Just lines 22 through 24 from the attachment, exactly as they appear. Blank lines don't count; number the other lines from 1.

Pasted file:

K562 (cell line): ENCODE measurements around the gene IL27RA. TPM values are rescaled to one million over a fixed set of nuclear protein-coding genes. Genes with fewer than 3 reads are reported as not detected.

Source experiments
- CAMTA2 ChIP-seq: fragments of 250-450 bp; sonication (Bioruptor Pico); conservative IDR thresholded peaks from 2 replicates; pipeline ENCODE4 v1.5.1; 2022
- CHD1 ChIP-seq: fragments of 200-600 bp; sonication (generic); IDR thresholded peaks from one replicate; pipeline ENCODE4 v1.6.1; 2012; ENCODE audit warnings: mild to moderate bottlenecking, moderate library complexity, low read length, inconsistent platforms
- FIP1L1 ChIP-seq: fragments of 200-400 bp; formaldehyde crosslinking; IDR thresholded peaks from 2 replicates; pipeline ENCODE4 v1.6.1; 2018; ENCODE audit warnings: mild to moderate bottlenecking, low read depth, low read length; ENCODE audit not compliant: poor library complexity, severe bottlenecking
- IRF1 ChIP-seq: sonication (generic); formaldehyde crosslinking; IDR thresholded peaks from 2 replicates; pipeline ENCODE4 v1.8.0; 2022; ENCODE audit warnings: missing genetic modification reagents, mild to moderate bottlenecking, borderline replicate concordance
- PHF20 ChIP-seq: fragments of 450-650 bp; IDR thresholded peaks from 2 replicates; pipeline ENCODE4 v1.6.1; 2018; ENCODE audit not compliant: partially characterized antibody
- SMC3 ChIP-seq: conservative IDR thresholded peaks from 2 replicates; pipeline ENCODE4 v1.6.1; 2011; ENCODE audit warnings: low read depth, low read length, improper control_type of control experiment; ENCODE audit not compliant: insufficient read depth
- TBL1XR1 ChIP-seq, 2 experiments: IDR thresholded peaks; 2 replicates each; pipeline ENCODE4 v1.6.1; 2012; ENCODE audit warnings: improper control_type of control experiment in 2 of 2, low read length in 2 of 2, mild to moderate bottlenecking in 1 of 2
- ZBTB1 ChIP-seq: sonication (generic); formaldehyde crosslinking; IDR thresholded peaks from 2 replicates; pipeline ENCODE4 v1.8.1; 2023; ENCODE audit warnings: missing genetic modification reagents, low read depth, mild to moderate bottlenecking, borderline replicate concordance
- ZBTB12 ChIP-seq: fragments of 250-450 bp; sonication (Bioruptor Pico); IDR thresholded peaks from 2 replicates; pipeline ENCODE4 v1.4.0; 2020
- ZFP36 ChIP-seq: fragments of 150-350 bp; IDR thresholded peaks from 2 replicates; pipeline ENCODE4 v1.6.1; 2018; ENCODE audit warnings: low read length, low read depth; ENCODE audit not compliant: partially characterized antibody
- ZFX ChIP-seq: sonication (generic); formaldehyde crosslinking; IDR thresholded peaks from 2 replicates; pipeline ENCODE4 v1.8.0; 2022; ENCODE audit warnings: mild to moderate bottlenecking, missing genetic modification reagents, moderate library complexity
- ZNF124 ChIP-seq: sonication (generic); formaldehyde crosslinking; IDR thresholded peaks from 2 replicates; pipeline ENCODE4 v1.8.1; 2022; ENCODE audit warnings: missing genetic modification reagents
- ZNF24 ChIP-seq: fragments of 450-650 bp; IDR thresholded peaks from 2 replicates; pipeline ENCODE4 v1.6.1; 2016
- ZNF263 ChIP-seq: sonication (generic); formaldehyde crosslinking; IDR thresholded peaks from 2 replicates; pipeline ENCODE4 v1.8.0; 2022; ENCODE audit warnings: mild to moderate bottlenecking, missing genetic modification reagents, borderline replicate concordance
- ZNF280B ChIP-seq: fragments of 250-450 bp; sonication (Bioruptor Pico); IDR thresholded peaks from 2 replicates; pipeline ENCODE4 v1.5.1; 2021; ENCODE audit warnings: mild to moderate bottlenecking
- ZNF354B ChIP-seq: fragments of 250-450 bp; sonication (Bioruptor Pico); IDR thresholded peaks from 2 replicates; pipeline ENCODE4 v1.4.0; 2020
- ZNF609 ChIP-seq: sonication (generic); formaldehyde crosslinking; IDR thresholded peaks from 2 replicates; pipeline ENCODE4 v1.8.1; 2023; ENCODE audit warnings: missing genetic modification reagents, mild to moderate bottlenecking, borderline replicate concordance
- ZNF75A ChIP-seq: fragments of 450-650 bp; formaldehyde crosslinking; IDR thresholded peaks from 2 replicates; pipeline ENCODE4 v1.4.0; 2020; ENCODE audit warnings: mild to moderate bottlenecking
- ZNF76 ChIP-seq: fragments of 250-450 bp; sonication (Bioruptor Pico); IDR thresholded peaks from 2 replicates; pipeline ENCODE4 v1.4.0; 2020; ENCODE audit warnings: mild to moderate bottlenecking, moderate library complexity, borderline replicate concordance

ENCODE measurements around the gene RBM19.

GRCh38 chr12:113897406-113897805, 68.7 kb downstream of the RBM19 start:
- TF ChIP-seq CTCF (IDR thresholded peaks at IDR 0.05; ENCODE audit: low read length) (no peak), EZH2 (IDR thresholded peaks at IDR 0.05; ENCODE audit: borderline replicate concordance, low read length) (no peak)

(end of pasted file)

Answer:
ENCODE measurements around the gene RBM19.

GRCh38 chr12:113897406-113897805, 68.7 kb downstream of the RBM19 start:
- TF ChIP-seq CTCF (IDR thresholded peaks at IDR 0.05; ENCODE audit: low read length) (no peak), EZH2 (IDR thresholded peaks at IDR 0.05; ENCODE audit: borderline replicate concordance, low read length) (no peak)